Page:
"We've become far more sophisticated in our security monitoring," he says.

Even the diversity of banking platforms, from iOS to Android, Kaching to website, makes it relatively more expensive for the bad guys to set up an attack. Organised criminals care about market share and ROI too, you know. 

The bank is confident it has all the bases covered and boasts a "100 per cent security guarantee", which promises to cover any losses for unauthorised transactions on a customer account.

This confidence is seemingly best expressed by Drew Unsworth, CBA's general manager of online banking. "People have been trying to steal money from banks for a long time," he told Technology Spectator. No arguments there Drew.

Is Kaching the future?

CommBank is well aware it's leading the pack here. It's always had somewhat of a headstart against its peers when it comes to IT and is obviously keen to extend that dominance. If nothing else, it certainly lets the bank score some handy publicity points against its Big Four rivals.  

"There are a number of banks including some of the Big Four here [in Australia] that have said, no, we don't think we should do it," CommBank's chief marketing officer Andy Lark says.

"We've chosen not to stick our heads in the sand. We've talk to, particularly, the youth segment of the market, up into that mid-range segment of the market, and they are passionate about Facebook. 

But are young Facebook users the people best placed to make the security choices about their online banking? Particularly if having to "leave Facebook", something that's as easy as opening a new web browser tab, has become a factor?

And that points to the wider societal shift underway. Banks are clearly no longer seen as the be-all and end-all of dealing with money. CommBank has presumably seen that it can no longer command people to come to the bank. Instead the bank must go to where the people are, only a browser tab away, in Facebook -- a place where security, or at least privacy, is far from the first consideration.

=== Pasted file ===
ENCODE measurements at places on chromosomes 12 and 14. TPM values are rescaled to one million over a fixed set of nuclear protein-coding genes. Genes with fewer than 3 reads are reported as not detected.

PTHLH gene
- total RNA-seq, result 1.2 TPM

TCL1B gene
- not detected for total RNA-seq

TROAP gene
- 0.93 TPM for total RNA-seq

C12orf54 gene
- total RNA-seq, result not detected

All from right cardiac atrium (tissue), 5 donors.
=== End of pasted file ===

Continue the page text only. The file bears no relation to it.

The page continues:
Case in point, Facebook's latest outrage, silently rewriting smartphone address books to divert personal email into its own servers.

Banks seem happy to do business in this new environment and cover the losses. Is it confidence? Or sheer necessity?

Don't forget "social banking"

The other driving force is "social banking", the ability for people to handle their funds online in the same informal ways they've been used to doing offline with cash. Think of a group of friends chipping in to cover the ski lodge rental, or a colleague's birthday present, or the office coffee fund.

While the banks, at least so far, can't create the online equivalent of that brown envelope full of small change, they can start staking out the territory. And that's precisely what CommBank is doing.

The existing Kaching apps allow you to post a note about a Facebook payment to the recipient's Facebook wall. "I've just paid my share of the holiday." The Kaching for Facebook app will further associate CommBank with Facebook with money in people's minds. Eventually a Facebook group for your ski holiday might naturally form an ephemeral financial entity as well.

With the bank involved, of course, so they get a piece of the action.

This is also presumably why CommBank is calling Kaching-to-Kaching payments "peer-to-peer" when they're nothing of the sort.

These payments still involve a central entity, the bank, just like any other bank transfer. True peer-to-peer transactions would see the funds go directly from payer to payee without involving anyone else.

Offline that's done with cash. Online that's only possible with emerging systems such as BitCoin or perhaps Canada's MintChip digital cash.

CommBank, like all banks, needs to ensure people still see all this as "banking", not as digital cash stored on a smartphone and coordinated by any number of potential new players -- including Google, Apple or Facebook itself. Game on.